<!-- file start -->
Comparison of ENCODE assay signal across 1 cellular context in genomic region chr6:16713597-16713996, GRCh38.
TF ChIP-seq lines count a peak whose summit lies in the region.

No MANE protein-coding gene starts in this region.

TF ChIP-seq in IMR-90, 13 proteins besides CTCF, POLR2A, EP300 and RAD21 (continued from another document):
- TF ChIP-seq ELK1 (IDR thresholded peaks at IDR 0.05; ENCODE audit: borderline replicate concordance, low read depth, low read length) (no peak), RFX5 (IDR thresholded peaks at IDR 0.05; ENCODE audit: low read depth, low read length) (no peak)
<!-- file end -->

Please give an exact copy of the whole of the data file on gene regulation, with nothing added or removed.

Comparison of ENCODE assay signal across 1 cellular context in genomic region chr6:16713597-16713996, GRCh38.
TF ChIP-seq lines count a peak whose summit lies in the region.

No MANE protein-coding gene starts in this region.

TF ChIP-seq in IMR-90, 13 proteins besides CTCF, POLR2A, EP300 and RAD21 (continued from another document):
- TF ChIP-seq ELK1 (IDR thresholded peaks at IDR 0.05; ENCODE audit: borderline replicate concordance, low read depth, low read length) (no peak), RFX5 (IDR thresholded peaks at IDR 0.05; ENCODE audit: low read depth, low read length) (no peak)